Find a copy online
Links to this journal/publication
Find a copy in the library
Finding libraries that hold this item...
|All Authors / Contributors:||Richard J Clark|
|Notes:||Adult male short-eared owl over a nest east of Marquette, Manitoba, Canada. (Photo courtesy of Robert R. Taylor, Manitoba Museum of Man and Nature.)
Fig. 1. Geographic distribution of the short-eared owl shown in relation to food habits. Circles indicate localities of food habits studies. White indicates percentage of diet that was voles (Microtus spp.), black is other foods. Shaded area indicates the zone of permanent residence.
Fig. 3. Nature and location of winter communal roost sites of short-eared owls studied. Roost names appearing in the text: A Niagara, B Cayuga, C Seneca (#1), D Tompkins, E Tioga, and F Seneca (#2).
Fig. 4. Nesting sites of short-eared owls in the Manitoba study area where observations of breeding behavior were made.
Fig. 5. Reporting regions of the American Bird (formerly Audubon Field Notes). A, B, and C refer to groupings listed in Table 3.
Fig. 6. Aggressive and agonistic displays of short-eared owls. (A) The deep wingbeats of the Underwing display. The wings are about 50 degrees above the horizontal plane of the body. (B) Side view showing the exaggerated depth of the wingbeat, which along with the slowness gives the owls flight a moth-like appearance. Note the teardrop shape of the body in flight. (C) Dorsal Wingspread, typical threat of many members of the family Strigidae. (D) Distraction flight. The owl volplanes over the vegetation with wings and feet extended. (E) Low intensity Wingclap of the female. Three different females were observed to start the Wingclap but the wings were not struck together. The result of this display was the creation of a pulsating "whoosh" of air. The male strikes the wings together while performing the courtship Wingclap. (F) Sashay flight is accomplished by an asymmetric wingbeat causing the owl to rock back and forth as it descends. This perhaps serves to display the wing undersurface.
Fig. 7. Audiospectrographs of some vocal displays of the short-eared owl. (A) Pssssss-sip (food-begging) display of an owlet (semidiagrammatic). This ventriloquistic call is given by the young as they roam through the grass, or perch, awaiting the arrival of a parent with food. (B) Chitter display of mild aggression. (C) Voo-hoo-hoo-hoo (courtship) display of male.
Fig. 8. Feeding behavior of the short-eared owl. (A) The prey is sometimes held in one foot and torn apart. (B) Usually, the prey is held against the perch with both feet while being torn apart. Note how the tail is used to counterbalance the head. (C) The legs are used for increased leverage in pulling on the prey. Note nictitating membrane drawn over the eye. (D) Typical body position during and following the swallowing of prey. (E) Alert feeding position. (F) Defensive position while guarding food; note the crouch.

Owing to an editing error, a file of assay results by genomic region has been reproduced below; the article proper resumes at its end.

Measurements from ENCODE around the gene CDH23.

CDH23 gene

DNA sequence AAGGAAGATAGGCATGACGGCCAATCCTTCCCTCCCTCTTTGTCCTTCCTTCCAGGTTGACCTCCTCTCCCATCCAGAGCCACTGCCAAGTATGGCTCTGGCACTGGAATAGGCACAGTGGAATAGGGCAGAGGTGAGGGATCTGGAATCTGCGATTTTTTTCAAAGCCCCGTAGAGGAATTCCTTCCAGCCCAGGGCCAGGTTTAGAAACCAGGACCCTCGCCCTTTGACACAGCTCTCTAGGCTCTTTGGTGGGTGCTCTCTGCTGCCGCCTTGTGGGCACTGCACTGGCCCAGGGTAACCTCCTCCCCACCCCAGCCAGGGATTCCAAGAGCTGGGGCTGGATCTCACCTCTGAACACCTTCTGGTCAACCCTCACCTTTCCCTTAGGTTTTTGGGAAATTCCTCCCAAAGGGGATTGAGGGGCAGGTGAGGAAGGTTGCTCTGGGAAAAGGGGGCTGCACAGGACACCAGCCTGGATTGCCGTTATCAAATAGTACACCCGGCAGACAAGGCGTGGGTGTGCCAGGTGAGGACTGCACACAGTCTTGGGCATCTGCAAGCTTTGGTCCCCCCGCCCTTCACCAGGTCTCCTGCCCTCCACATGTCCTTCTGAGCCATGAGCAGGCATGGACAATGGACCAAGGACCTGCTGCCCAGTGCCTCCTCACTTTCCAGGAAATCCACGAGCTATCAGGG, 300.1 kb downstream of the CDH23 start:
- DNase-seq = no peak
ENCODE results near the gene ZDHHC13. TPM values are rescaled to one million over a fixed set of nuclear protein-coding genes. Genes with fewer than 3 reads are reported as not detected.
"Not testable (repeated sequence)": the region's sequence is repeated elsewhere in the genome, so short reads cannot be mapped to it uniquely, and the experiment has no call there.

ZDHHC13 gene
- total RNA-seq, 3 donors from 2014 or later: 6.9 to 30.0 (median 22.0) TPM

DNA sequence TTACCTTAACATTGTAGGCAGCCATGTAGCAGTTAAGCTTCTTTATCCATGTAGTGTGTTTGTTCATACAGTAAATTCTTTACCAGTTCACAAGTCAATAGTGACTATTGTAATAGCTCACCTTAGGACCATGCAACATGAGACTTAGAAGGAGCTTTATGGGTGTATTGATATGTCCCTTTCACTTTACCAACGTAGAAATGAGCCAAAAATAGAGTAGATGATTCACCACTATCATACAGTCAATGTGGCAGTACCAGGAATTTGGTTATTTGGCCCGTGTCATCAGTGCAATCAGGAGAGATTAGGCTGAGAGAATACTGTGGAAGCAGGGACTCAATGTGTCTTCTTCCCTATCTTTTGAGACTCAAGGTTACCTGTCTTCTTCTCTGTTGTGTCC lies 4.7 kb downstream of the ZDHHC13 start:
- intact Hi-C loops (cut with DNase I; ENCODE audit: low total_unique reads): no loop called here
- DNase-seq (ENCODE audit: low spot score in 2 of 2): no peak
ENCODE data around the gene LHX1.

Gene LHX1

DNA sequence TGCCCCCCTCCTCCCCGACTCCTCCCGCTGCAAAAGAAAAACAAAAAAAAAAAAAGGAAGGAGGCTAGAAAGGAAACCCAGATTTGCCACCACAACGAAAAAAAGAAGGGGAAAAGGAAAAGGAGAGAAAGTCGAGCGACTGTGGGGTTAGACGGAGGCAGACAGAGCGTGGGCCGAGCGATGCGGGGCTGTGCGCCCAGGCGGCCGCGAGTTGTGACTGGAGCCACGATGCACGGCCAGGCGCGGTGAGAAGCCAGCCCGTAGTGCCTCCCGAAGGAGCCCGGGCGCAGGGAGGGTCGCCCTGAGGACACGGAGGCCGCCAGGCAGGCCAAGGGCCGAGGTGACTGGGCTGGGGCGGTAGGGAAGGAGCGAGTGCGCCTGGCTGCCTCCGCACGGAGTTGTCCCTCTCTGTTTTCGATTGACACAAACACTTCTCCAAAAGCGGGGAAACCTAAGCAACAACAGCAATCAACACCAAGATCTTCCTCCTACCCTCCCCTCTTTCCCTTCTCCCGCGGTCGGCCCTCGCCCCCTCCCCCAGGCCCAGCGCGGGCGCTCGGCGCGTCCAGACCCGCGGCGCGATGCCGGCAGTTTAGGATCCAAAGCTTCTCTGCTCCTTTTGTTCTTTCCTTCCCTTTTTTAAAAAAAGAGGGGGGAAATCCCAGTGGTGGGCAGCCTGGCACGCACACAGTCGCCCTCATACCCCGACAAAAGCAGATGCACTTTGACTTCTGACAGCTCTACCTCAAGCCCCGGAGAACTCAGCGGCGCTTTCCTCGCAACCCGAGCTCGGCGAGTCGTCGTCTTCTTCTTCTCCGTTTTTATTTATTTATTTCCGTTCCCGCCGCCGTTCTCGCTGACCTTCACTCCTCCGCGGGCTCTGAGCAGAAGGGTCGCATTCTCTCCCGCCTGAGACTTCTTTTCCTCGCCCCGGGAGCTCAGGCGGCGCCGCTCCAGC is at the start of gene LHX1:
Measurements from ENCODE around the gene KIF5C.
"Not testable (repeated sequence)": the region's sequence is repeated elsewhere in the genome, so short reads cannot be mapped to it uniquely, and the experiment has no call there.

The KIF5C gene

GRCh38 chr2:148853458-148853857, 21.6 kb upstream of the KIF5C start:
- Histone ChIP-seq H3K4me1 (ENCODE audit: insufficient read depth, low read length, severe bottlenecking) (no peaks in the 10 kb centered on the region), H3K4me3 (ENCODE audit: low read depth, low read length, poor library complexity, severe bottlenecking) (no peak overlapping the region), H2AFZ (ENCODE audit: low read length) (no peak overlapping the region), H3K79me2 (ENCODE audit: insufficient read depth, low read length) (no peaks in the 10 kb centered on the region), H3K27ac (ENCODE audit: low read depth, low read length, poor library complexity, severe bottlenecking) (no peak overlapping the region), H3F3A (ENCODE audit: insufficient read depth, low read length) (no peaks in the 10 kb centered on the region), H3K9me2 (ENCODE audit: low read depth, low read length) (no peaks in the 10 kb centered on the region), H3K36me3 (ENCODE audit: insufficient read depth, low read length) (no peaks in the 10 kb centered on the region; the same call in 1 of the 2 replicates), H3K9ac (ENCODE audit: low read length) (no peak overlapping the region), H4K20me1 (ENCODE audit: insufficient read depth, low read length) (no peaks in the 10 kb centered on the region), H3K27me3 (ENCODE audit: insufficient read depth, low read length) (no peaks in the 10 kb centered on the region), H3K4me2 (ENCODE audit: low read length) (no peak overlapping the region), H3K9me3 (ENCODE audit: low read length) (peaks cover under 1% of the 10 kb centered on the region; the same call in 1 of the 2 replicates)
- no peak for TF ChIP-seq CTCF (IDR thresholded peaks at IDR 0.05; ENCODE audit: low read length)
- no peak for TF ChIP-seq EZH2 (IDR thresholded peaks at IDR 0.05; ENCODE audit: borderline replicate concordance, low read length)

Fig. 9. Maintenance behavior of the short-eared owl. (A) Typical warm weather perching and sleeping position. (B) During cold weather the owls sleep with neck withdrawn, wings pulled in tight, body crouched with one leg pulled up into the abdomen feathers which are fluffed. (C) The very flexible neck allows the bird to preen nearly all parts of the body. (D) Ear and face scratches are direct and the foot is usually held in the zygodactyl position. (E) The two-wing (=double-wing) stretch. The wings sometimes nearly touch over the back and occasionally are directed forward. This same attitude is sometimes assumed during elimination of the mute.
Fig. 10. Hunting activities of a marked wintering short-eared owl (Right-two) for the evening of 4 March 1969. (A) Location where Right-two was trapped 23 February 1969. (B) Observation station. (C) Roost site for 4 March 1969.
Fig. 13. Hunting territory of Right-two as demarcated by aggressive encounters on the evening of 2 March 1969. (A) Roost site of Right-two for 2 March. (B) Location from which I made observations. Arrows indicate direction that moving encounters followed.
Fig. 14. Hunting territories of resident owls compared to that of Right-two (a marked bird). A-E locate points where another marked bird (Left-two) was observed in the period 26 February-17 March 1969.
Fig. 15. Breeding territories of the short-eared owl (Manitoba) for 1968 and 1969.
Fig. 16. (Upper) Activities of a mated male short-eared owl (during early courtship) for the evening of 13 April 1969. a. Roost site for the female. b. for the male. (Lower) Activities of the male (later courtship) for the evening of 16 April and morning of 17 April 1969.
Fig. 17. Nest-sites of the short-eared owl. A scrape (Upper) shows the dark earth where vegetation had been removed. The female (Middle) can be seen just leaving a nest of green vegetation in a stubble field. On a hummock (Lower) was situated a short-eared owl nest, there is an owlet just below the dark spot in the center.
Fig. 19. Local shifting of a winter assemblage of short-eared owls (Niagara roost) in 1969-1970.
Fig. 20. Some banding recoveries of short-eared owls. The point of banding and recovery are connected with a broken line. The arrows show direction only insofar as they point from banding to recovery. Numbers correspond to birds listed in Table 20.
Fig. 21. Location of National Wildlife Refuges providing data tabulated in Table 21.
|Other Titles:||A Field Study of the Short-Eared Owl, Asio flammeus (Pontoppidan), in North America|